Cooper is especially proud of the reputation Smith-Cooper has earned over the years, establishing the company as a trusted resource for high-quality, branded and traceable products. On that front, Smith-Cooper recently made a major investment in a sourcing office in Shanghai.

“We have individuals in China who deal directly with the factories. This is an investment that has taken the company to the next level,” Cooper explains. “We now have boots on the ground to do our own sourcing, factory audits, inspections and product testing before product is shipped to us in the U.S. We’ve taken the term producer to an entirely new level. We have our own engineers that produce and design factory drawings that meet all U.S. standards, and we invest in our own tooling. Our products are then manufactured to our specs through selected overseas factories. It’s a very bold commitment to our company and with that comes the legitimacy of inventory, traceability of inventory and quality product guarantee. All our products are traceable back to our brands.”

Smith-Cooper Vice President of Sales Frank Connelly emphasizes the company has a commitment to constantly guarantee its products meet and exceed various standards and approvals thresholds.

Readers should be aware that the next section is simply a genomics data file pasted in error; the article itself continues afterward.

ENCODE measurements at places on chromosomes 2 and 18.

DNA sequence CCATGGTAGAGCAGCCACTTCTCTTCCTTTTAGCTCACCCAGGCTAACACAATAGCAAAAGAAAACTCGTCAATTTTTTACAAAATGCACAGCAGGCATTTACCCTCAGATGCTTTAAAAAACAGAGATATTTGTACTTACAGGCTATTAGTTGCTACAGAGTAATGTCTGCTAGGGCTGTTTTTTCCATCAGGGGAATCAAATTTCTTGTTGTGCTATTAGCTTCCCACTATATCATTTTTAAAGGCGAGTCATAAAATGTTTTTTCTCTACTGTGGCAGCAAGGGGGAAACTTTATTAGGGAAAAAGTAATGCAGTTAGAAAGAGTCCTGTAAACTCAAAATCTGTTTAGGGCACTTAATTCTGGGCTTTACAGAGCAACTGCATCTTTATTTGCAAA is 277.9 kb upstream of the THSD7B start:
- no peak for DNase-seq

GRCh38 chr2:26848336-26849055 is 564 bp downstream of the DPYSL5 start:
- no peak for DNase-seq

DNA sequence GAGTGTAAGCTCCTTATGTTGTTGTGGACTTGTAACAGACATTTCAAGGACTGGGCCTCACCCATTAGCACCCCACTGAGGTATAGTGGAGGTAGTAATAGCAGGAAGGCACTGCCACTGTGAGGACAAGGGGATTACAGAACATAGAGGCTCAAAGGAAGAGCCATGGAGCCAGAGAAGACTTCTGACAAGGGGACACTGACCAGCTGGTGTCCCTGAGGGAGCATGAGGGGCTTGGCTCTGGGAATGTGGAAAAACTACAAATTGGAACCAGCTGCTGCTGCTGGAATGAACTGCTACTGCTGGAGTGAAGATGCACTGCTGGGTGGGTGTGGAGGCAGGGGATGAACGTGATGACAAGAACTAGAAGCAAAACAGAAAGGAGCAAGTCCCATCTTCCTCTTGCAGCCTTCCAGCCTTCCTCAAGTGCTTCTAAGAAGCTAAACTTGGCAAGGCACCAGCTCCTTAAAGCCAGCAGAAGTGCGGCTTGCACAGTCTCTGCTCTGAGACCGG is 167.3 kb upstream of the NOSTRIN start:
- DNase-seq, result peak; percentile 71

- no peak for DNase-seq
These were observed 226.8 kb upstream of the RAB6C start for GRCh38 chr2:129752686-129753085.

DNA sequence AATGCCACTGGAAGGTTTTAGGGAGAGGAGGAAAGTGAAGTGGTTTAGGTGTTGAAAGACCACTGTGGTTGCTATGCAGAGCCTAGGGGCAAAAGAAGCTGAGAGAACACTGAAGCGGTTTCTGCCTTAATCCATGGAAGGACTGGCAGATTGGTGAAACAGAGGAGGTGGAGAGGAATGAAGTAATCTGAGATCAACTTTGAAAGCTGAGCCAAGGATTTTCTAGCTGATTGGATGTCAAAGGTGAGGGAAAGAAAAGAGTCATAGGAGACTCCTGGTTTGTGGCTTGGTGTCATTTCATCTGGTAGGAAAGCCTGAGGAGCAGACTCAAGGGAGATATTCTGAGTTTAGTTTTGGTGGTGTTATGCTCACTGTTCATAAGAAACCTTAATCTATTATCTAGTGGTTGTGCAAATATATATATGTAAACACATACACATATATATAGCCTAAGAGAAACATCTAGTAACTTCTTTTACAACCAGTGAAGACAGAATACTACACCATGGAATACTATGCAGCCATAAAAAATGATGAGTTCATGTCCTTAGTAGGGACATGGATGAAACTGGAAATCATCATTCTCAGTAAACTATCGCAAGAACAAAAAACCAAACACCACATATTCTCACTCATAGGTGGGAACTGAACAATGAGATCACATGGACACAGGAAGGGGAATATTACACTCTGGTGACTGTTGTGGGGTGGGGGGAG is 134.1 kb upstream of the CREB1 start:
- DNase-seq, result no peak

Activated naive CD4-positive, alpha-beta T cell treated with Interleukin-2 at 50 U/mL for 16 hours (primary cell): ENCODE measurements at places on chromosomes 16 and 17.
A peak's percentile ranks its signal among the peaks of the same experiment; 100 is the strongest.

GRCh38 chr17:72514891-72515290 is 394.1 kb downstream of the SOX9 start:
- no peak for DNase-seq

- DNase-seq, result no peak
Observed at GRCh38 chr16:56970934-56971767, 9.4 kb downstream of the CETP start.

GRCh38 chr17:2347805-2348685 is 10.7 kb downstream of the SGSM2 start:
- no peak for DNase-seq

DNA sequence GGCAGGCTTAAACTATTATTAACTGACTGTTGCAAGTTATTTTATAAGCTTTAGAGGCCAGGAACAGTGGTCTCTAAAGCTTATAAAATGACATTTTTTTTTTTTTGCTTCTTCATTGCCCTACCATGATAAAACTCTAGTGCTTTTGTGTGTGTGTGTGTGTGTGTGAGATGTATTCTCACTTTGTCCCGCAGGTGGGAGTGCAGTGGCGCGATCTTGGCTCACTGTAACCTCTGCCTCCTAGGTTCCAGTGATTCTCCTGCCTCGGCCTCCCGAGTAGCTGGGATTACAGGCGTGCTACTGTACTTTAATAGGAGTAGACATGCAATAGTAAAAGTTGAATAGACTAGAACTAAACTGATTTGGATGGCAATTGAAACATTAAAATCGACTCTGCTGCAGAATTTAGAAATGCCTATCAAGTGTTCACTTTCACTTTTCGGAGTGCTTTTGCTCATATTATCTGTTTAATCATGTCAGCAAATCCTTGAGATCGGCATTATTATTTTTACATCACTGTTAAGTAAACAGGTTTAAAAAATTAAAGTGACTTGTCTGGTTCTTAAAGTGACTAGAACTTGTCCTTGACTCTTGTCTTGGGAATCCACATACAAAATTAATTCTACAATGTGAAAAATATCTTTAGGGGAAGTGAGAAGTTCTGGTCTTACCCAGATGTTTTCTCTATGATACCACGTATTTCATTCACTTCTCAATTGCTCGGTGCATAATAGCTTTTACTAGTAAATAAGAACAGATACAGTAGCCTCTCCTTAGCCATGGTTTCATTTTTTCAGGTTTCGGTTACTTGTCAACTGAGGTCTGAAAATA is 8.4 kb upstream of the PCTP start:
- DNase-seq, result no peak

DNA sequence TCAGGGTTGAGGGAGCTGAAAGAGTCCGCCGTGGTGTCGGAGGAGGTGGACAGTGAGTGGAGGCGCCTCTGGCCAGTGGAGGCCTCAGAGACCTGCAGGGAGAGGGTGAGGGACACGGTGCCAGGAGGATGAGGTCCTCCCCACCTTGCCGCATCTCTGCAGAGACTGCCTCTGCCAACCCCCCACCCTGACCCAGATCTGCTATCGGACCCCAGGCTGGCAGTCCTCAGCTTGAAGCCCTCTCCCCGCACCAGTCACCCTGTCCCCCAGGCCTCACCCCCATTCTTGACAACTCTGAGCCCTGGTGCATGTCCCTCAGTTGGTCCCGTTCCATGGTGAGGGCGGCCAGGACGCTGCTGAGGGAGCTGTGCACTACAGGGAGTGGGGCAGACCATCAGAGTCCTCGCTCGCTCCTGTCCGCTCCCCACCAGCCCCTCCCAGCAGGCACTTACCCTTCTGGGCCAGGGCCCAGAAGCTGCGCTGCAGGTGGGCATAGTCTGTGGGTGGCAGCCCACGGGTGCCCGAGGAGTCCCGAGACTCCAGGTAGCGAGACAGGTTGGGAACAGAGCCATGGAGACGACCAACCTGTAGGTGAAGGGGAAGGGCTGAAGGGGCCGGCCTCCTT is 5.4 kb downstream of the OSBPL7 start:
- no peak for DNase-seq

“It is our responsibility to secure third-party approvals as well as recognized industry approvals such as UL, FM and NSF that are indigenous to Smith-Cooper,” he says. “We are recognized in the industry because we are able to develop and produce our own tooling and patterns and secure those important third-party approvals. Things always are changing and it’s our obligation to our customers to stay ahead of the ballgame when standards are changed.”

F.W. Webb Senior Vice President Ernie Coutermarsh says Smith-Cooper has taken the mystery out of product sourcing concerns.

“Smith-Cooper solved a problem for distributors and end users that were wary of quality and traceability in the category of imported pipe fittings,” he says. “Smith-Cooper put integrity and trust in a brand. Their name is the assurance that F.W. Webb and our customers can rely on.”

Connelly echoes Coutermarsh’s take on import products. “Smith-Cooper has eliminated concerns associated with imported product,” he says. “We’ve done so through our 20-year history of consistently delivering high-quality and traceable branded product with the investment that we’ve made in our production and quality processes, and with the high level of due diligence performed. We want customers to hold us to a higher standard. They expect that from us because they expect that from themselves.”

The company’s evolution over the years also has included an ever-expanding product portfolio, which was further enhanced with the acquisition of the Sharpe valve line eight years ago.